The world's oldest primates lived in tree peaks, not on the ground, according to 62-million-year-old scaffolding analysis of the world's oldest known primate skeleton in New Mexico.
This skeleton was discovered in San Juan Basin by Thomas Williamson, director of paleontology at the New Mexico Natural History and Science Museum, and his twin sons Taylor and Ryan.
The studies revealed that this small primate came from plesiadapiform, a depleted primate group, and that the skeletal structure was suitable for life on trees. For example, it's like climbing trees easily and having flexible joints to hold the branches together tightly.
Previously, researchers suggested that the placenta in Palechthonidae, to which Torrejonia belonged, was living on the ground based on the details obtained from its skulls and teeth
"This is the oldest partial skeleton belonging to a plesiadapiform, and of course it shows evidence of living in the trees," says editor-in-chief Stephen Chester. He started this collaborative research while working as an assistant professor at Brooklyn College and New York University, a managing member of vertebrate paleontology at the Yale Peabody Museum, and a doctorate at Yale University.
He also says: "The combination of anatomical evidence we now have from the joints of the shoulder, elbow, hip, knee and ankle allows me to accomodate where these animals live. It would be impossible to do it if we just had jaws and teeth. "
The study, published online on May 31st in the online edition of the Royal Society Open Science, supports the hypothesis of the environment. So the first outing in the fossil record is the earliest primates hypothesis, shortly after the disappearance of non-bird dinosaurs. In addition, researchers are very pleased to be able to provide additional evidence on the earliest woody primate species known from the skeletal remains of new findings.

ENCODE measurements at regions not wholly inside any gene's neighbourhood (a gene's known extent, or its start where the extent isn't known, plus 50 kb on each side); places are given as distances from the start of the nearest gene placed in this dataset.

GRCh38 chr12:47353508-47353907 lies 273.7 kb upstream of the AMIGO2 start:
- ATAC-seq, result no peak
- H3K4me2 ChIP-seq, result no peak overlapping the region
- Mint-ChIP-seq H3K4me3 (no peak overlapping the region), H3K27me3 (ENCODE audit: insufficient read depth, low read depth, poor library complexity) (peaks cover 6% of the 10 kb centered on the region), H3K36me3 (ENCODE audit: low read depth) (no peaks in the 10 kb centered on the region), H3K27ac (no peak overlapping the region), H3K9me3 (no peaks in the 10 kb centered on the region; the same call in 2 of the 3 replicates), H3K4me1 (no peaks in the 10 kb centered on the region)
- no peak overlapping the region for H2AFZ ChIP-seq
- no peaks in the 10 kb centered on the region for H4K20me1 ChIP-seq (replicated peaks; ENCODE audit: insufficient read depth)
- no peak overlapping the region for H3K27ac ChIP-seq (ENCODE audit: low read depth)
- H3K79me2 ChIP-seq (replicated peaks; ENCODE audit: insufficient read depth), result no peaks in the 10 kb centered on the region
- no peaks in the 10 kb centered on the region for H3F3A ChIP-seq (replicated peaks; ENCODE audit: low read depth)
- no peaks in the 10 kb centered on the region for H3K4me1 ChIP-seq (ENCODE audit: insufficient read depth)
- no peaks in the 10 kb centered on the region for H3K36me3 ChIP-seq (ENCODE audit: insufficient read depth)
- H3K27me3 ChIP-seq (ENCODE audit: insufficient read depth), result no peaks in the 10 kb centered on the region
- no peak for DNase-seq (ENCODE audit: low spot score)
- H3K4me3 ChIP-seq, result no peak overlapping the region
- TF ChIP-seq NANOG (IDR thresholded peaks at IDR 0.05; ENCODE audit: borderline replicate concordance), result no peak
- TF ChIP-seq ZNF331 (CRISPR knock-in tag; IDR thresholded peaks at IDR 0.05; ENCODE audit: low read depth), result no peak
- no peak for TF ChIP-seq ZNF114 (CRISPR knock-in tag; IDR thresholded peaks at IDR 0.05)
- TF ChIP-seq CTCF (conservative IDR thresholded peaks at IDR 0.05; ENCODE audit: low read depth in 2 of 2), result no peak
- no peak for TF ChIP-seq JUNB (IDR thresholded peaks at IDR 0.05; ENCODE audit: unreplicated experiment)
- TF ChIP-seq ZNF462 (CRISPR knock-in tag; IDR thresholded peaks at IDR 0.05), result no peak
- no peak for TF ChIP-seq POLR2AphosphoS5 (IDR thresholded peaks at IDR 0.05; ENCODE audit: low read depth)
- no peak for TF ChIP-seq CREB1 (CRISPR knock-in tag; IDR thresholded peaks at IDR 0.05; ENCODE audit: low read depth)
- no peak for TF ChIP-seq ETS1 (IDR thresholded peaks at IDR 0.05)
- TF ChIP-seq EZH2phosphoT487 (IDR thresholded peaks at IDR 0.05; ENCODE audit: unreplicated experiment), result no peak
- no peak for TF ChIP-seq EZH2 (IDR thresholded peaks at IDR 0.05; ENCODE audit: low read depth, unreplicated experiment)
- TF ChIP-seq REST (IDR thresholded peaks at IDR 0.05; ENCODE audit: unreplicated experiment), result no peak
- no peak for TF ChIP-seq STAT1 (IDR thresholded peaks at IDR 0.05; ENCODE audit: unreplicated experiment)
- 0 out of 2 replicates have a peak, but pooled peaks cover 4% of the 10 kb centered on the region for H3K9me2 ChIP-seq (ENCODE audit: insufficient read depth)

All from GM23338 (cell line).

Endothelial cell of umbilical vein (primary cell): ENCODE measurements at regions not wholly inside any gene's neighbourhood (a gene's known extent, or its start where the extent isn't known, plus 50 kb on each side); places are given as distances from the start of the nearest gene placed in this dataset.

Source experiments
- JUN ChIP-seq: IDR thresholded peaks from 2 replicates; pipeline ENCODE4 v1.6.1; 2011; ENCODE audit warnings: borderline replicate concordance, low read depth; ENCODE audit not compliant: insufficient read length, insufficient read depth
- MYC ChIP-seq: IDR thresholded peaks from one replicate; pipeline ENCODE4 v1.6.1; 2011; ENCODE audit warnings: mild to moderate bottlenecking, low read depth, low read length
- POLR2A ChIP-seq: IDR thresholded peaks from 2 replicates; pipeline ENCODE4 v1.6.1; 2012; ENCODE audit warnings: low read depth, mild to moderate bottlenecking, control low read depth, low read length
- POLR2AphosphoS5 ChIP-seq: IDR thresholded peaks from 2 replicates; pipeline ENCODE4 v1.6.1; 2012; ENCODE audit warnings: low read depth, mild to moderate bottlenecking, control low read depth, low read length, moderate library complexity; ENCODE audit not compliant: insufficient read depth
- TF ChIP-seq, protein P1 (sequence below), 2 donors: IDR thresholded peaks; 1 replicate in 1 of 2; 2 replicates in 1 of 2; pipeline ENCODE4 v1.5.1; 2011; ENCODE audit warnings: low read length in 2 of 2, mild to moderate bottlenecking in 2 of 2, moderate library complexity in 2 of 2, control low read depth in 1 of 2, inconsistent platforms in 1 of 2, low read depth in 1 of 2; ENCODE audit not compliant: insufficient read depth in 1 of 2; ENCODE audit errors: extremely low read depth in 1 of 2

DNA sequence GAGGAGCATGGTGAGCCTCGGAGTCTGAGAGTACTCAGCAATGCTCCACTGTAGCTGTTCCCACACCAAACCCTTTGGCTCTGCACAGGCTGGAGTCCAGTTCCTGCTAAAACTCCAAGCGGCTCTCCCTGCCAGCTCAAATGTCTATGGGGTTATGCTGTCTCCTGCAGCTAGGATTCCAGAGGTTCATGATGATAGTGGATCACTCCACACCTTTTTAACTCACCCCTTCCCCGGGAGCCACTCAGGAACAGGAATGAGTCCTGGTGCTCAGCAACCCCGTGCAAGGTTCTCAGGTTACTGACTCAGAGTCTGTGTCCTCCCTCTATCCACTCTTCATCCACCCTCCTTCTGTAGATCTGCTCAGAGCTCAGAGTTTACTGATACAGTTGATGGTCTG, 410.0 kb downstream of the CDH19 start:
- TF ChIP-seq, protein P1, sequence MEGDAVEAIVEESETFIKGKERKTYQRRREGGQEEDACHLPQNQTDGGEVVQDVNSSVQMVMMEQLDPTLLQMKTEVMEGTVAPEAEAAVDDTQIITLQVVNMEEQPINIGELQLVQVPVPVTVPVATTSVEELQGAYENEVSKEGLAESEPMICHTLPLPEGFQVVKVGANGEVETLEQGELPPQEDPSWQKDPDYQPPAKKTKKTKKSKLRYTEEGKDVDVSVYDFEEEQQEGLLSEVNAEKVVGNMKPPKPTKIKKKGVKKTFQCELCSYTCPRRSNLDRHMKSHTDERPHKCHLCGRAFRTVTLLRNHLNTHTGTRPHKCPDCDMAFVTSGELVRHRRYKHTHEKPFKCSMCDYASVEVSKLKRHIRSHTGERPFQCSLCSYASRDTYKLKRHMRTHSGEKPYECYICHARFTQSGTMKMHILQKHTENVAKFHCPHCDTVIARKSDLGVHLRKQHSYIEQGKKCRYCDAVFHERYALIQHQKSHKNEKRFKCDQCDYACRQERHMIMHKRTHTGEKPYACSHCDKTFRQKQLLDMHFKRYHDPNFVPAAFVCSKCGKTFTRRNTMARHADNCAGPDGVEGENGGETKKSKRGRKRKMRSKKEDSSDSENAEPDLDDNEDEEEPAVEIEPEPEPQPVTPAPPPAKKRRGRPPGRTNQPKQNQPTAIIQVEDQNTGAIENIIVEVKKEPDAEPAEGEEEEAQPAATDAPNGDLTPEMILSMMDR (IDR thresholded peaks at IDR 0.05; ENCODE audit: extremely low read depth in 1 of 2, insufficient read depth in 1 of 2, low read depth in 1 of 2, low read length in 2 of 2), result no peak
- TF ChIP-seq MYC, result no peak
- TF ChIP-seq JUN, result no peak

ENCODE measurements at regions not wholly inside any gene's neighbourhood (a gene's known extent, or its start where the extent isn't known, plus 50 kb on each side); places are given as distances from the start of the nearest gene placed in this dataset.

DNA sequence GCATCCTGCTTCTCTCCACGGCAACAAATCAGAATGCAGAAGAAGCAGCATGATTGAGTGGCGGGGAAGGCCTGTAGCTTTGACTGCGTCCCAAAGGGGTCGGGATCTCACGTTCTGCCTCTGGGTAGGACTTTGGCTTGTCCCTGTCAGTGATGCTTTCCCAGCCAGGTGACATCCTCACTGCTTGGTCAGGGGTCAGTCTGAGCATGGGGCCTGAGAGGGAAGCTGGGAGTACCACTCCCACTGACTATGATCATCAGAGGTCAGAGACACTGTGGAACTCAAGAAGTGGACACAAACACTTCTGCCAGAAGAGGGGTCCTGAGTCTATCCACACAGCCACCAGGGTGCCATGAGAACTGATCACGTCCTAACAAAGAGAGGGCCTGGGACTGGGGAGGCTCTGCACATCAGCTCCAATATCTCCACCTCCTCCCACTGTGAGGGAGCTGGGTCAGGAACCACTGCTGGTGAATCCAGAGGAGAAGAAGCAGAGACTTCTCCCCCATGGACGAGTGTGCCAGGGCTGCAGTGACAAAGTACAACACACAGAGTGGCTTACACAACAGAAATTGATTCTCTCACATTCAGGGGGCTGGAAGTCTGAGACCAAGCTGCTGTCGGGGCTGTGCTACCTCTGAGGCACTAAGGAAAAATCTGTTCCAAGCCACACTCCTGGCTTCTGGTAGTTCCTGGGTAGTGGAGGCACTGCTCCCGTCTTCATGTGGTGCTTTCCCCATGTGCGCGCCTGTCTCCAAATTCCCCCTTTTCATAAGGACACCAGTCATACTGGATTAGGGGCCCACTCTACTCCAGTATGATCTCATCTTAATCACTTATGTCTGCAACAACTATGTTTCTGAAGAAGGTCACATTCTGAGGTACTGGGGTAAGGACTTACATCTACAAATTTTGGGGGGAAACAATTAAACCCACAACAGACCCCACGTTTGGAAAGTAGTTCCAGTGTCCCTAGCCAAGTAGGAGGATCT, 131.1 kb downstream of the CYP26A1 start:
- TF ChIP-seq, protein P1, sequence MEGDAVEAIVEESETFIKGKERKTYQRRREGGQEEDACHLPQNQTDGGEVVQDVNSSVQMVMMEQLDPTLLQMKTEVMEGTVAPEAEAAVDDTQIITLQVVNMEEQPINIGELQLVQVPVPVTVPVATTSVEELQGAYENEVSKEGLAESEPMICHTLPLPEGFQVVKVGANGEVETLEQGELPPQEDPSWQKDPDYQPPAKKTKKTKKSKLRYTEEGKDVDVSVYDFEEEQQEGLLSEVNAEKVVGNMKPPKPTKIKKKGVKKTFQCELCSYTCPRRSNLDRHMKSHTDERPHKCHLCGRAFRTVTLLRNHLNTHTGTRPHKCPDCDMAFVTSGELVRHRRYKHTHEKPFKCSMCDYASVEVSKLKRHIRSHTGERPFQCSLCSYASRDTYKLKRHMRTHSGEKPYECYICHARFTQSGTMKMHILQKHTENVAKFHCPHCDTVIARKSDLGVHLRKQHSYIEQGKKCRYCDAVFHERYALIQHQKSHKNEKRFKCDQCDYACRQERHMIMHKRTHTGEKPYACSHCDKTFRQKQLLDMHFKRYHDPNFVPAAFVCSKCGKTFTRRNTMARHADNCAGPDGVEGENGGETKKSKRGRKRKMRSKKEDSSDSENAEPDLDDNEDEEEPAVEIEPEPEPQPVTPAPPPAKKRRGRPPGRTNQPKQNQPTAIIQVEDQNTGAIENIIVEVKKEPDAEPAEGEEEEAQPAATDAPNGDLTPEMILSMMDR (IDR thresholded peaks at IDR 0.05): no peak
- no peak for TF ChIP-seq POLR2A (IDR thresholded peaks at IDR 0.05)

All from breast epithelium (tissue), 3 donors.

This partial skeleton; skull pieces, jaws, teeth, arms and legs, including parts of more than 20 different bone consists of parts. The existence of these associated teeth enabled Williamson, one of the co-authors of the study, to identify this skeleton specimen as Torrejonia. As Yale University professor of anthropology and senior writer Eric Sargis of the study stated, the majority of the lack of classification in mammals is due to lack of teeth
Sargis: Yale's Peabody Natural History Museum's vertebrate animal paleontology and zoology director Sargis: "It's an exciting invention, although it looks like it's composed of wastes. Because they provide a lot of new information about the early evolution and the origin of primates, "he says.
Sargis also had outward-facing eyes of the Palaechthonids and other plains, and they were more resistant to smell than primates living today. In addition, the details indicate that the species are transitional species between other mammals and modern primates. "
The land in which the partial skeleton is found is known as the Torrejon Fossil Fauna Region. This is a remote area managed by the Federal Bureau of Management in Northwest New Mexico. These public places are managed to preserve the scientific value of the paleontological resources that are there
Jonathan Bloch from the Florida Museum of Natural History at Florida University and Mary Silcox from the Department of Anthropology, University of Scarborough, Toronto.
Yale University. May 30, 2017.